Have you seen any well-manicured credit card thieves lately?
Written by Geoff Williams
Posted On: June 7, 2013
So do you know where your credit card is? Hopefully, safely tucked away in your wallet. The last thing you want to do is read about your credit card being stolen in our monthly look at our nation's more unusual credit card crimes.
Credit card thieves who wanted to look their best
If you're going to steal a credit card, pamper yourself. Why not? It may not be honest work, but it's probably just as hard as any other career out there. (Well, not so hard in this case. The victim apparently left her purse in her unlocked car. All the thieves had to do was open the door and help themselves.)
In Fort Myers, Florida, according to the local media, police are currently on the lookout for three women who went on a shopping spree with stolen credit cards. Overnight, they swiped a purse and used the several credit cards inside, and then the next morning, they went to a Walmart, a McDonald's and then a Winn Dixie, spending hundreds of dollars. They also spent $115, getting their nails done. They tried going back to Winn Dixie, a JCPenny's and attempted to spend $12 at a Great American Cookie store, but by that point, the victim had evidently discovered her credit cards missing and had reported them, since those were all denied. Credit card victims really know how to spoil all the fun.
So you're golfing, and you meet a guy who is a bit down on his luck due to some marital problems. He is super nice, though, so do you…
a) give him marital advice and then wish him well?
b) invite him to golf with you and then buy him a beer afterwards?
c) suggest he come home with you and your spouse, and stay with you for awhile?
The Daytona Beach News-Journal just came out with a report that last December one Cynthia Woods chose C, and I'm guessing she is sorely second-guessing herself since the super nice guy, Daniel Joseph Hunter, 43, allegedly, after a week of being a guest, took her credit card and went on a shopping spree to the tune of $1,000. When confronted about it, Hunter said: "I'm sorry. Please don't put me in jail."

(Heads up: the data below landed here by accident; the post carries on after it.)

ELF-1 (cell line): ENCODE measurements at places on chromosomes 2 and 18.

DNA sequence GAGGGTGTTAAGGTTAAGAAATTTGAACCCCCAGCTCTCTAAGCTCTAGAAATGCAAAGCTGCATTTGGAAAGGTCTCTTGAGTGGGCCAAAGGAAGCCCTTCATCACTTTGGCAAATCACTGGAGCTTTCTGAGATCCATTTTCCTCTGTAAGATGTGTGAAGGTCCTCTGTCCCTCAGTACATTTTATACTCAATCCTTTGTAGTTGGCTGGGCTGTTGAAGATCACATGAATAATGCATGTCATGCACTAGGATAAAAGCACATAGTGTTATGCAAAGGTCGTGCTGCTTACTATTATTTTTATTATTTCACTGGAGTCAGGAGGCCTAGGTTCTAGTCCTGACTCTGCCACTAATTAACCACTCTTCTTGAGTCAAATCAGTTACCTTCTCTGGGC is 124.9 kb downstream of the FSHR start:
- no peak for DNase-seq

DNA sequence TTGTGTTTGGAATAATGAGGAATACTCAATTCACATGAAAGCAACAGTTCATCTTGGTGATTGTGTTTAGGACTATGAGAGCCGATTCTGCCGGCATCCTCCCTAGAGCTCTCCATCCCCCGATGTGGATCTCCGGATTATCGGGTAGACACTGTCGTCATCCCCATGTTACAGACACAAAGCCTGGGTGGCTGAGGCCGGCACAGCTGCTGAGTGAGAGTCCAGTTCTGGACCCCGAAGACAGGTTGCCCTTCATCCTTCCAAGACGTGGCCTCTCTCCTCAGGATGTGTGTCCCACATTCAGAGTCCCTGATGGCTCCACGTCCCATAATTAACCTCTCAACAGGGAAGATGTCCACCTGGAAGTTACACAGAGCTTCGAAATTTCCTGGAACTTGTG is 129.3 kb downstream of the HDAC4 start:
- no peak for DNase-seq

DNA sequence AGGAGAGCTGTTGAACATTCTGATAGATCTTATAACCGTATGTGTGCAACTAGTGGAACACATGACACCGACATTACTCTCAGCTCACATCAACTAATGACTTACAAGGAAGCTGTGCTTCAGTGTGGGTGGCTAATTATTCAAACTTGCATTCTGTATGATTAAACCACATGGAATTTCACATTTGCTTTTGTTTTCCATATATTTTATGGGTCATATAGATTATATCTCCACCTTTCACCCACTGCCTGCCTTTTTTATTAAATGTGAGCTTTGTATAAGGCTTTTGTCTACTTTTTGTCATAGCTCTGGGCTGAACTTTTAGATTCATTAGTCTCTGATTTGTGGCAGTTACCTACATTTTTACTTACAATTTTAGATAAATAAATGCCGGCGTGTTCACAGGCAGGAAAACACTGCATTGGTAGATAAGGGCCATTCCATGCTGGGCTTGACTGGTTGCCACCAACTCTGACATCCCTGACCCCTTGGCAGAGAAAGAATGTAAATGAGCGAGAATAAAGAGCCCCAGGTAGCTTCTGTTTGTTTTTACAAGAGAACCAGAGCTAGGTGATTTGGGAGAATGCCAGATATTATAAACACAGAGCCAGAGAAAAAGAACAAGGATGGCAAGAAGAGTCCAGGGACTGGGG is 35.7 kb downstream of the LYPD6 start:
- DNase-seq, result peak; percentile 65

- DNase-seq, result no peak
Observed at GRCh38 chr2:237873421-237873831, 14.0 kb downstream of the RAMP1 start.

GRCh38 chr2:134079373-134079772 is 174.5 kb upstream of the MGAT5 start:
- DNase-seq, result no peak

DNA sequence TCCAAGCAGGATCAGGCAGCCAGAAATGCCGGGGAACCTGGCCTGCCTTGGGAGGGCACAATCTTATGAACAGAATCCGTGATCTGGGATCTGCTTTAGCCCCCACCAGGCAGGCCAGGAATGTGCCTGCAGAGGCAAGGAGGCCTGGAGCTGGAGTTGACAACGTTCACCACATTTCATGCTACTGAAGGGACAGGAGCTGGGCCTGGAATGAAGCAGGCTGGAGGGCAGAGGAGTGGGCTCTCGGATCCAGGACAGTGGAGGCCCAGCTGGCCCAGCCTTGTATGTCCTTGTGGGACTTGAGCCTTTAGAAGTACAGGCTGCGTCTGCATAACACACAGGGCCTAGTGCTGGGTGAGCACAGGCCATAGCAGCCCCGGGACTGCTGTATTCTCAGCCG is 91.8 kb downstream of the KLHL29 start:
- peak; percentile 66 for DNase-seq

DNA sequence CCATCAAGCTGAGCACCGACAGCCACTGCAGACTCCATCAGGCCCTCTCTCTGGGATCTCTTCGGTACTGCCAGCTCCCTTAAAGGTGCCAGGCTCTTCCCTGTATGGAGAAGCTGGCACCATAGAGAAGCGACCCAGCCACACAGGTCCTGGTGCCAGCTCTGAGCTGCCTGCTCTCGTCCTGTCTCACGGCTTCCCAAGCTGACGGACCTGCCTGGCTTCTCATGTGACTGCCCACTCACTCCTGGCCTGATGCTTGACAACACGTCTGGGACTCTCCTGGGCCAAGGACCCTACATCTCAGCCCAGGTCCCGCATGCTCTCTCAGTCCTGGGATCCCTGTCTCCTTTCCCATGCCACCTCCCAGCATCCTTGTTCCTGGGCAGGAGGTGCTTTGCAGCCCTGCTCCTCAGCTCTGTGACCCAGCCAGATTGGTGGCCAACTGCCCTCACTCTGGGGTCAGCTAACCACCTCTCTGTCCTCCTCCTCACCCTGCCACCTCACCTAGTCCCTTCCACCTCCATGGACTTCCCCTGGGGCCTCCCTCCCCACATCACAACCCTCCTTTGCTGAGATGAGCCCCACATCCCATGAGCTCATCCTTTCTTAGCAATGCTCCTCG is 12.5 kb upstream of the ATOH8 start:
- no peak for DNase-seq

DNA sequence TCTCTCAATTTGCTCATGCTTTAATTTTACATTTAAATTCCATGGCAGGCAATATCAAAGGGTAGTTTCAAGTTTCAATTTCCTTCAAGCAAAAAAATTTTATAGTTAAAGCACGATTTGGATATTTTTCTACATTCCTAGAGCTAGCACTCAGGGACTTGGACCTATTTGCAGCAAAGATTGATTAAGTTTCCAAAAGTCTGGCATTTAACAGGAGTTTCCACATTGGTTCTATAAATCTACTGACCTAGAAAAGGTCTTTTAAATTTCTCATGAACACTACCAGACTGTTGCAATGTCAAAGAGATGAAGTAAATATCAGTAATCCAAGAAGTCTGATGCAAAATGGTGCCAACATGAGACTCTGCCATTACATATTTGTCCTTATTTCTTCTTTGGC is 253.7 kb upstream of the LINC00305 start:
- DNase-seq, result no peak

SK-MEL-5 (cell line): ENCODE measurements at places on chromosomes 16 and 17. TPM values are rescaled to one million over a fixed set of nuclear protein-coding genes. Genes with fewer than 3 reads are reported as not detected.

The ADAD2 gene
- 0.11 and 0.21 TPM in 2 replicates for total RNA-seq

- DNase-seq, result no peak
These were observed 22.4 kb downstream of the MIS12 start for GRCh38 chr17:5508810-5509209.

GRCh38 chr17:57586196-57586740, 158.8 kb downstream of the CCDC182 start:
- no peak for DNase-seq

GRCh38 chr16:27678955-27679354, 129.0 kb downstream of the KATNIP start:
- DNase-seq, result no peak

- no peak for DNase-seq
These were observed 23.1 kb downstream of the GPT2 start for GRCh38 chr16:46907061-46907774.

It took awhile, because he wasn't arrested until recently, but Hunter did go to jail, although as of this writing, he is free on bail.
Lifestyles of the not so rich and unknown
In Dayton, Ohio, James E. Patton appeared in a couple Dayton Daily News stories for being the guest of honor in a trial in which he was being accused of putting a $92,000 down payment on a $500,000 ring.
The problem? It was on a credit card that was no longer valid.
Not that that in itself is a crime. Plenty of people have their credit cards declined, and it's not like they're carted off to jail. But Patton allegedly, after having his transaction denied, called his bank to get his credit limit increased and was able to obtain a verification code -- or so he said. Patton apparently then gave the employee a fake code which made it appear as though the deposit had gone through. Four days later, the store, Weber's Jewelers, discovered that the down payment hadn't actually gone through.
Hard telling how Patton thought he would get away with this. In any case, he was located, brought in and a jury found him guilty. Doesn't sound like jail will go too well, however. From his stay before and during the trial, Patton already has three civil suits that he has brought forth against Montgomery County for his treatment in the slammer. One suit involves his being handed a bologna and cheese sandwich. Patton asked for something else, since he is on a gluten-free diet.
According to Patton, an officer then replied, "This isn't Hardees, and if you don't like the food or treatment, don't come to jail."
- I have a credit score of 650 and need to re-establish my good credit. I won't carry a balance. Please advise regarding the credit card I can qualify for.
- "Your credit card has been declined…"
- Can you enter household income where it says annual income on a credit card application?
- Should you pay your utility bill with a credit card if you can?
- Some credit cards put foreign transaction fees on vacation